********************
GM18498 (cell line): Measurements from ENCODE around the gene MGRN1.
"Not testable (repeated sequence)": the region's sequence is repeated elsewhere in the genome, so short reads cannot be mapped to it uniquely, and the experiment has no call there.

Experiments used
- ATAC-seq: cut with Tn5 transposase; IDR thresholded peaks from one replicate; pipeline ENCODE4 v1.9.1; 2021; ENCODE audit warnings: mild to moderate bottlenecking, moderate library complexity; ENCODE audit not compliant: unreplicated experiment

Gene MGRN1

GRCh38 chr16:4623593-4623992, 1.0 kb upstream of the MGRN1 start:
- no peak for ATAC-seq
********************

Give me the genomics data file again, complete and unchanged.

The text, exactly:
GM18498 (cell line): Measurements from ENCODE around the gene MGRN1.
"Not testable (repeated sequence)": the region's sequence is repeated elsewhere in the genome, so short reads cannot be mapped to it uniquely, and the experiment has no call there.

Experiments used
- ATAC-seq: cut with Tn5 transposase; IDR thresholded peaks from one replicate; pipeline ENCODE4 v1.9.1; 2021; ENCODE audit warnings: mild to moderate bottlenecking, moderate library complexity; ENCODE audit not compliant: unreplicated experiment

Gene MGRN1

GRCh38 chr16:4623593-4623992, 1.0 kb upstream of the MGRN1 start:
- no peak for ATAC-seq